# relection coefficient?

Discussion in 'Electronic Design' started by tim, Sep 4, 2004.

1. ### timGuest

Maybe I'm going nuts but I ran across this in Carr's book" Practical
Antenna Handbook". The formula is givin for the reflection coefficient
impedence plus char. impedence. R=Z_l -Z_o / Z_l+Z_o. He then gives
an example of a 50 ohm transmission line terminated in a 30 ohm
resistive impedence and says this ...R=50-30/50+30 without any sign
change in R. Shouldn't it be R= 30 -50/30+50 as 30 is the load?
I would just ignore this as errata but I've seen this same mistake
in several books so it makes me wonder if I'm missing something
simple? thanks

2. ### Ray AndersonGuest

tim wrote:
Shouldn't it be R= 30 -50/30+50 as 30 is the load?
The reflection coeffient is negative if Zl < Zo and positive if
Zl > Zo

For example:

R = (Zl - Zo) / (Zl + Zo)

Case 1 (Zl < Zo):

Zo=50
Zl=30

So R = (30-50)/(30+50) = -20/80 = -0.25

Case 2 (Zl > Zo):

Zo = 50
Zl = 70

R = (70-50)/(70+50) = 20/120 = +0.1667

Ray

3. ### timGuest

Thanks,my sanity is restored ( for now)...

4. ### John WoodgateGuest

The reflection coefficient is always positive, and so the equation
should be written R = |(Z1 - Zo)/(Z1 + Zo)|. |...| is the 'modulus'
sign, indication that the answer is to be taken as positive, even if it
isn't.

Note how (IMHO, of course) to deploy spaces in ASCII math, and how you
normally don't need to indicate subscripts (underscores make the
expressions longer, with little increase in clarity). You do
superscripts with ^, of course.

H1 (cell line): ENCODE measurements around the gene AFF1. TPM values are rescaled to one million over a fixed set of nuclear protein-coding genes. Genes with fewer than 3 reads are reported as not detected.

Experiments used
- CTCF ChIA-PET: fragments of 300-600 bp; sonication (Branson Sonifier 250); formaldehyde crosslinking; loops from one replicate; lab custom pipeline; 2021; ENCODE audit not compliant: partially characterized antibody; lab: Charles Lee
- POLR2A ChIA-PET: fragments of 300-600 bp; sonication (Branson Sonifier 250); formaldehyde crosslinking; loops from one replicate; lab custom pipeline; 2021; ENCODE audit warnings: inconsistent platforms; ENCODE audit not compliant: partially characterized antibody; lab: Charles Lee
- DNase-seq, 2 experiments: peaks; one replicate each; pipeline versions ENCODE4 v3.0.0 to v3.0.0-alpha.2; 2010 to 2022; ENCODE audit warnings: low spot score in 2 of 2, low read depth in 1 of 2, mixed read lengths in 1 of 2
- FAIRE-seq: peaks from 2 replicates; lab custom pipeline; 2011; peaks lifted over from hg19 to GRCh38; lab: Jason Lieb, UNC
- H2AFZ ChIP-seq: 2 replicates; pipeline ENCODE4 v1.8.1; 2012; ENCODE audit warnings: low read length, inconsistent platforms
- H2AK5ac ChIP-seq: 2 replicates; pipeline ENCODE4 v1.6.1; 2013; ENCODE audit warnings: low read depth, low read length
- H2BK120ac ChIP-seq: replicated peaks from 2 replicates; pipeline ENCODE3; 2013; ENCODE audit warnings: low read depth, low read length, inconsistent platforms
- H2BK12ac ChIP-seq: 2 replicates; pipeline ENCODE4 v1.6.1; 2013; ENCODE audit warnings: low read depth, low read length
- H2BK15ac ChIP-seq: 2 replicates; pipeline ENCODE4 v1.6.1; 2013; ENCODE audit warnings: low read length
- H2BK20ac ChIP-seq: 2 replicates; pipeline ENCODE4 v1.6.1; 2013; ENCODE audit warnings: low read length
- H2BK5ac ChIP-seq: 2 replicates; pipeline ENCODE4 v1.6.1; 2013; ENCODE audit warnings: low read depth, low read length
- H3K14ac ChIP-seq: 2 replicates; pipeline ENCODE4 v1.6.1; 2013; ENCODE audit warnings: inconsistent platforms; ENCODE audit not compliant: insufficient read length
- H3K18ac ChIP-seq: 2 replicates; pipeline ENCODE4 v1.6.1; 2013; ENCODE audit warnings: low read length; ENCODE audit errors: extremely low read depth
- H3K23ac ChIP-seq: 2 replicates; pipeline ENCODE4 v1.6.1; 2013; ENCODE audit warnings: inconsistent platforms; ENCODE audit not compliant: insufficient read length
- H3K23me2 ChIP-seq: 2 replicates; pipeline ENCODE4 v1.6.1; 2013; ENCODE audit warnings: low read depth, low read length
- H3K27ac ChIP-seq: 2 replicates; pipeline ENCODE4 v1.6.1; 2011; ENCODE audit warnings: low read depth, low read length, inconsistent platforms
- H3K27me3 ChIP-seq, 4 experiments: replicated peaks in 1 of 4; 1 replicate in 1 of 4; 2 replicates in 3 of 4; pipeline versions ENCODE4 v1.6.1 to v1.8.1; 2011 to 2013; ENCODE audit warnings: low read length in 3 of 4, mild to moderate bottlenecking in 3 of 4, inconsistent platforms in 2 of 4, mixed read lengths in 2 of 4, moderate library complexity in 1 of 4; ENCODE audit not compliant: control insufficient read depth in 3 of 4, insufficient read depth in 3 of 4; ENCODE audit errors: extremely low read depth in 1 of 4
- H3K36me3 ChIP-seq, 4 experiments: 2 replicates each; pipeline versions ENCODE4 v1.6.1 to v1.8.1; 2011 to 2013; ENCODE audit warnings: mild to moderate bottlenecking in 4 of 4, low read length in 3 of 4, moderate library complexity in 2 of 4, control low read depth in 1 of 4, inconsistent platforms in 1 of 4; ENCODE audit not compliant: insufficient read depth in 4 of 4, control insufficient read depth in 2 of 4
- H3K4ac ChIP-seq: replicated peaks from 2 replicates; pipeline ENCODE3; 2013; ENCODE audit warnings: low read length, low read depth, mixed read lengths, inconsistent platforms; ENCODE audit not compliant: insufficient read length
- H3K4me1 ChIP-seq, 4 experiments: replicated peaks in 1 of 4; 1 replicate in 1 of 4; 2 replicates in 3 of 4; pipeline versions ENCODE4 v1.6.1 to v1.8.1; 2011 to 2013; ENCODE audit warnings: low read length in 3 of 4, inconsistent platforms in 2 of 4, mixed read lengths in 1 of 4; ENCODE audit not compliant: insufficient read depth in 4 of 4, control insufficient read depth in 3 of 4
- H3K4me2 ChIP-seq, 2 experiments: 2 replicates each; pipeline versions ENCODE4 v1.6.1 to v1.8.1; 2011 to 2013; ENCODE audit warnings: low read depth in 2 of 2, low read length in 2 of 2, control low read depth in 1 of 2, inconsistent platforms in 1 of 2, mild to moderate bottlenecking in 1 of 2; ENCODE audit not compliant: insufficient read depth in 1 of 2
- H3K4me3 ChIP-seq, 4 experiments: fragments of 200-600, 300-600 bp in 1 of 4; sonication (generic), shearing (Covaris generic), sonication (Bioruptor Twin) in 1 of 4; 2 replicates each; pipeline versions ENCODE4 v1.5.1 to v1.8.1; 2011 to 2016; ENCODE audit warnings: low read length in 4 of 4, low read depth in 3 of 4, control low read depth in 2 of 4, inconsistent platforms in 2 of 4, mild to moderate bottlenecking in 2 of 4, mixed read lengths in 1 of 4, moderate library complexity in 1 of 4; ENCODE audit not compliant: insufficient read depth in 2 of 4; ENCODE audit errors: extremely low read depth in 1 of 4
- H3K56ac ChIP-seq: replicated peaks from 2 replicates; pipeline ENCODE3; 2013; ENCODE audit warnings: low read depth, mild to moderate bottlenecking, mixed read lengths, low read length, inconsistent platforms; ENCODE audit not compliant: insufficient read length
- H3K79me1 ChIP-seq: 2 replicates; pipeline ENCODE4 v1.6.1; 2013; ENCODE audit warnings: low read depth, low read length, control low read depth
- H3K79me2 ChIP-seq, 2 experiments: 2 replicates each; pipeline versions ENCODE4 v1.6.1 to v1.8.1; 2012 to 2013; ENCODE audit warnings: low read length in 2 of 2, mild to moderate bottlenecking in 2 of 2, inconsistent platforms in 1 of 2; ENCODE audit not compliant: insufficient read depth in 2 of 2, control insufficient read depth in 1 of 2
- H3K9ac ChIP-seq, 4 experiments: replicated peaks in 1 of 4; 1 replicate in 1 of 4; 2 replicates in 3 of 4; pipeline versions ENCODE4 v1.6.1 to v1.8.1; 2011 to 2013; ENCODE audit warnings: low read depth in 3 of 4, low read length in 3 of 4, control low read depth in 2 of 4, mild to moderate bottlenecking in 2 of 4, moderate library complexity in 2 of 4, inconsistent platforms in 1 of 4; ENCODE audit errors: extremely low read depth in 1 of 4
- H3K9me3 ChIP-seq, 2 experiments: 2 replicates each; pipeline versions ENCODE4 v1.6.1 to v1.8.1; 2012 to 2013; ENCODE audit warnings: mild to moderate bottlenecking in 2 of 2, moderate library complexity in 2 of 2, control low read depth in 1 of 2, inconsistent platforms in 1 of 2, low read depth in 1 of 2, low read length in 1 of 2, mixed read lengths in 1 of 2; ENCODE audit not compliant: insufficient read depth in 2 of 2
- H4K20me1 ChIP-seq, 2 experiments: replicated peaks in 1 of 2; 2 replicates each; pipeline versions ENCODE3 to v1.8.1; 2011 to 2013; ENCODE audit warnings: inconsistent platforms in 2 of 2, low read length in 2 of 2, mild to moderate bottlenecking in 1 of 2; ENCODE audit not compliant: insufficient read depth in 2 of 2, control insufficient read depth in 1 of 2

5. ### Tim WescottGuest

The author was probably taking the absolute value. Keep in mind that
the reflection coefficient is complex in general, so if Zl is imaginary:

Zl = j25 (an inductor), Zo = 50, so

R = (j25 - 50)/(j25 + 50) = -0.8 + j0.6.

There. Have I restored your insanity?

6. ### Ray AndersonGuest

John Woodgate wrote:

..
Consider a TDR, an instrument that measures the reflection coefficient
of a DUT.

If the DUT is, for example, a transmission line which is open circuited
at the far end then the reflected signal will be reflected from the open
circuit in phase with the incident signal and its amplitude will be a
function of the reflection coeeficient (a positive value in this case).

Now consider the same TDR connected to a the same transmission line that
is short circuited at the far end. The signal will be reflected from the
short circuit out of phase with the incident signal (i.e. it will
exhibit a negative reflection coefficient).

The above example cite the extreme boundary conditions (open and short),
however you will see the same effects for intermediate cases where the
load is either > Zo or < Zo.

The sign of rho (the reflection coefficient) does make a difference and
it isn't common practice to only use only the absolute value of rho.

See http://cnx.rice.edu/content/m11379/latest/ for a graphic explanation
on how the reflection coefficient (both postive and negative values) are
used in a "Bounce Diagram" to illustrate how an incident signal's
amplitude varies as it bounces back and forth on a transmission line
with various source and load impedances. For Bounce Diagrams to work you
need to consider the sign of rho.

-Ray

7. ### Ray AndersonGuest

Ray Anderson wrote:
..
Another thing or two occurred to me after I posted my last response.

Carr's book and the discussion contained therein are primarily assuming